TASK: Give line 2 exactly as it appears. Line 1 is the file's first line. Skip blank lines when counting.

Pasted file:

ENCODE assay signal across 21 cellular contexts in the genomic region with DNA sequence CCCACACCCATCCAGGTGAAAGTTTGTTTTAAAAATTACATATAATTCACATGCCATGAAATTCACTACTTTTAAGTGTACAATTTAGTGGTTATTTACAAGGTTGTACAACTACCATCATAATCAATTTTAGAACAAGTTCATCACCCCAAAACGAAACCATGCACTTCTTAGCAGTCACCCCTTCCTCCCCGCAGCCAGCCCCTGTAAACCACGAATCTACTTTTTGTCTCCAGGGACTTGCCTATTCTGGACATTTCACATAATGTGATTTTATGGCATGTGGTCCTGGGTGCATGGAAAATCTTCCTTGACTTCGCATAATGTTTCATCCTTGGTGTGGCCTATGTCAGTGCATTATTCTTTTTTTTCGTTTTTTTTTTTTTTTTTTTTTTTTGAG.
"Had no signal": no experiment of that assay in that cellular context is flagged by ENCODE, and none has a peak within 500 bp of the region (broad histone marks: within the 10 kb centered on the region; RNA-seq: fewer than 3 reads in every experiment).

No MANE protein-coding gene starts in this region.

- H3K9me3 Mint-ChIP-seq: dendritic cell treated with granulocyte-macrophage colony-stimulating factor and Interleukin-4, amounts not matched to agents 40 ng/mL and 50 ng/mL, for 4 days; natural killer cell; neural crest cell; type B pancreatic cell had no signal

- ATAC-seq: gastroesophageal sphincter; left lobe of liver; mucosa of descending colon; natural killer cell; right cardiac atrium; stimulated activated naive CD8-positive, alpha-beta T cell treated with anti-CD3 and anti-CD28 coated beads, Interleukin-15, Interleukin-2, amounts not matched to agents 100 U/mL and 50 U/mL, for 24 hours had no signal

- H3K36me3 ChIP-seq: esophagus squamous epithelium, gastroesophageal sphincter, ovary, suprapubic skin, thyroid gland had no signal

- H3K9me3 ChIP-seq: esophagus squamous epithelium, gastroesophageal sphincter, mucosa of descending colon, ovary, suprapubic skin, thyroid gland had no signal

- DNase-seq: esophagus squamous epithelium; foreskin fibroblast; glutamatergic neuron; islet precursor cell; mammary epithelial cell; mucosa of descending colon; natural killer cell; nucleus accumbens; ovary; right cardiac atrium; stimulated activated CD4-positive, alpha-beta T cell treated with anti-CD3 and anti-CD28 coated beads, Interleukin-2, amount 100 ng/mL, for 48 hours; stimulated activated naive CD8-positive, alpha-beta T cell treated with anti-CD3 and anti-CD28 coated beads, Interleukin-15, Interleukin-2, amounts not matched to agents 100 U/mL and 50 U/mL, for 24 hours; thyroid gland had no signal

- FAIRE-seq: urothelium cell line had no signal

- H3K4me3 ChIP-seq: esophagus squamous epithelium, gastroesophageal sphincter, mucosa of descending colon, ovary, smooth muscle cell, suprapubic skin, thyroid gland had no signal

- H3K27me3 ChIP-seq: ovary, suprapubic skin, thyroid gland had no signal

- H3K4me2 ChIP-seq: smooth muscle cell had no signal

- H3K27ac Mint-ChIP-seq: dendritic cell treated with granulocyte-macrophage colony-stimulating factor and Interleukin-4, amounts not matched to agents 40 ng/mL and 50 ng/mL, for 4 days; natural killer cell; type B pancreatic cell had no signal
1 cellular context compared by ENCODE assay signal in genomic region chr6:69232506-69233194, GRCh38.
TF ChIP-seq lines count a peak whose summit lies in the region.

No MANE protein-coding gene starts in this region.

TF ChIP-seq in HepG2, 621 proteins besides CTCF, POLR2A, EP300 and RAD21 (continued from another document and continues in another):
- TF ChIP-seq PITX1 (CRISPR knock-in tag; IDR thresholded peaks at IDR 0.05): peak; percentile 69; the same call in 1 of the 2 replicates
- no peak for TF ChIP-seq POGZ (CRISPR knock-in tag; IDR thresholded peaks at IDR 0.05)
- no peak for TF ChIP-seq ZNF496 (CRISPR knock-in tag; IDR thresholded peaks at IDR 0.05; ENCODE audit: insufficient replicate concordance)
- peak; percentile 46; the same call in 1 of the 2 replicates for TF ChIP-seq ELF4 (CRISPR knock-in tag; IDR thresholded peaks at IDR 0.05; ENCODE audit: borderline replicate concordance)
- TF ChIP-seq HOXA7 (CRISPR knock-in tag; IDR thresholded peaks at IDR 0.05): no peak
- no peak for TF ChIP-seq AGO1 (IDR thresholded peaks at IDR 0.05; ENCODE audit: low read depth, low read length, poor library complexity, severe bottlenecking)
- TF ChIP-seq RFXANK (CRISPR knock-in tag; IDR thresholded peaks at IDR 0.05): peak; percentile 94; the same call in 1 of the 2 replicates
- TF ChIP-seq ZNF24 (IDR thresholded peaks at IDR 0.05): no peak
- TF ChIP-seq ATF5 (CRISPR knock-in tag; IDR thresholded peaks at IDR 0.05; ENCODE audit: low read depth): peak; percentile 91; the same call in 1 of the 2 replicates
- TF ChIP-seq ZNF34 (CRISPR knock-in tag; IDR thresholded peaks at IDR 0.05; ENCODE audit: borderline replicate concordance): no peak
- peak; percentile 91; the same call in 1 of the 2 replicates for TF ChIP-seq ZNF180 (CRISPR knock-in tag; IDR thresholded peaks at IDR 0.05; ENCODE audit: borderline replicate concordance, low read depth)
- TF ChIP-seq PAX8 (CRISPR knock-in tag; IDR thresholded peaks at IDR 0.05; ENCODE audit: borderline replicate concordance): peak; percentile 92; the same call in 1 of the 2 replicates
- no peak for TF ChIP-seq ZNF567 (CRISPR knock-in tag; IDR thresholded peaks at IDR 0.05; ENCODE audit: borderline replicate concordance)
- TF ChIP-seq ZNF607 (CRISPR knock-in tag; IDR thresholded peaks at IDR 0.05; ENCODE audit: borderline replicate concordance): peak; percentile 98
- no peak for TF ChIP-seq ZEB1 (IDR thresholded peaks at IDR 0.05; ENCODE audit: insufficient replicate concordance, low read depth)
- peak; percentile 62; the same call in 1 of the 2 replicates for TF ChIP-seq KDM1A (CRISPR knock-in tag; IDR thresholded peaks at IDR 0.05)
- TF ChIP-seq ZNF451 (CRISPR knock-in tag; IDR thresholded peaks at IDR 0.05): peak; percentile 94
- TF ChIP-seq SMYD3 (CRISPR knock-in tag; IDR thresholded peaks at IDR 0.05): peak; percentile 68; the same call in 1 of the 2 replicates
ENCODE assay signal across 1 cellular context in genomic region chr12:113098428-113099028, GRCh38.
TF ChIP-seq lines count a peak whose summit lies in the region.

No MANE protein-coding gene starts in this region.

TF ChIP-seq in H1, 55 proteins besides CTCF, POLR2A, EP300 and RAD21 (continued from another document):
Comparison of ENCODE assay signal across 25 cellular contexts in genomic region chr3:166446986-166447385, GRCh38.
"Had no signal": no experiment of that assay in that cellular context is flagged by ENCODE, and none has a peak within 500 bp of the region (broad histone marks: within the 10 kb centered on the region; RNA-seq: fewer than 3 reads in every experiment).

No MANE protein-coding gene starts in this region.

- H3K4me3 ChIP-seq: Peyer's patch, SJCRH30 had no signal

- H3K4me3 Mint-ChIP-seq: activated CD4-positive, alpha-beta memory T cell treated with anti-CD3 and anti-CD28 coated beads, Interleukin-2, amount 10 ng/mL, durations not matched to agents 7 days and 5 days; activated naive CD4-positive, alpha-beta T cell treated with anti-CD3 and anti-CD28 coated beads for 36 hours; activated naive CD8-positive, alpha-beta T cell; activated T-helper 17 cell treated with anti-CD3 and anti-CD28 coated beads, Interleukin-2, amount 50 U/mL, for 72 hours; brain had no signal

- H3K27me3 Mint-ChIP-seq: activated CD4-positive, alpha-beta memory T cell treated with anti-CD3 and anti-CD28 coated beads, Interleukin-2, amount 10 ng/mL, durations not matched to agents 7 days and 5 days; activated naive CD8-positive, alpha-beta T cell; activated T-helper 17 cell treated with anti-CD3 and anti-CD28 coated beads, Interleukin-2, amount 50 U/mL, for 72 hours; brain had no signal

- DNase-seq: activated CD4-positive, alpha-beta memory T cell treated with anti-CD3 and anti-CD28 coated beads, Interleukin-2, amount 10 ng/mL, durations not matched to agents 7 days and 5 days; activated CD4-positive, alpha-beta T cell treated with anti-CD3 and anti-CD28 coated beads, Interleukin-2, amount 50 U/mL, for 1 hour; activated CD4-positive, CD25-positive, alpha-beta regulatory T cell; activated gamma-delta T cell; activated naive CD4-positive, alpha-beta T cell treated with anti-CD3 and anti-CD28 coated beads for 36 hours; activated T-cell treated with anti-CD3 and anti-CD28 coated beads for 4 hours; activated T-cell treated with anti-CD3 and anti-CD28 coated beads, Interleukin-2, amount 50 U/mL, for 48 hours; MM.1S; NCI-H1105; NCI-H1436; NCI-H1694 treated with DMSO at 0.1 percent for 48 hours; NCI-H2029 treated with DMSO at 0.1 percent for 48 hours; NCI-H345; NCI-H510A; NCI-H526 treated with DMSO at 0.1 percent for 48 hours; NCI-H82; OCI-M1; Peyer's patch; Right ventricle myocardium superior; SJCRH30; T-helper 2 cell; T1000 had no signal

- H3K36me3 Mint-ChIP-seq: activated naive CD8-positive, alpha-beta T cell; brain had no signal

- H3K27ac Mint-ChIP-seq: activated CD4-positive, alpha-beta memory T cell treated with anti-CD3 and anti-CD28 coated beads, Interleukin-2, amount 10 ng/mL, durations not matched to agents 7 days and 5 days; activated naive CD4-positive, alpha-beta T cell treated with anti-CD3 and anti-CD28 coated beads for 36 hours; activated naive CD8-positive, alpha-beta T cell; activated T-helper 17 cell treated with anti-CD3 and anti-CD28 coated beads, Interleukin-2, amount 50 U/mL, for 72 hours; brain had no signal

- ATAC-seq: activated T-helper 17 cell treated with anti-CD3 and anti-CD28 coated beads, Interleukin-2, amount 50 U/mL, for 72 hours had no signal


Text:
"Had no signal": no experiment of that assay in that cellular context is flagged by ENCODE, and none has a peak within 500 bp of the region (broad histone marks: within the 10 kb centered on the region; RNA-seq: fewer than 3 reads in every experiment).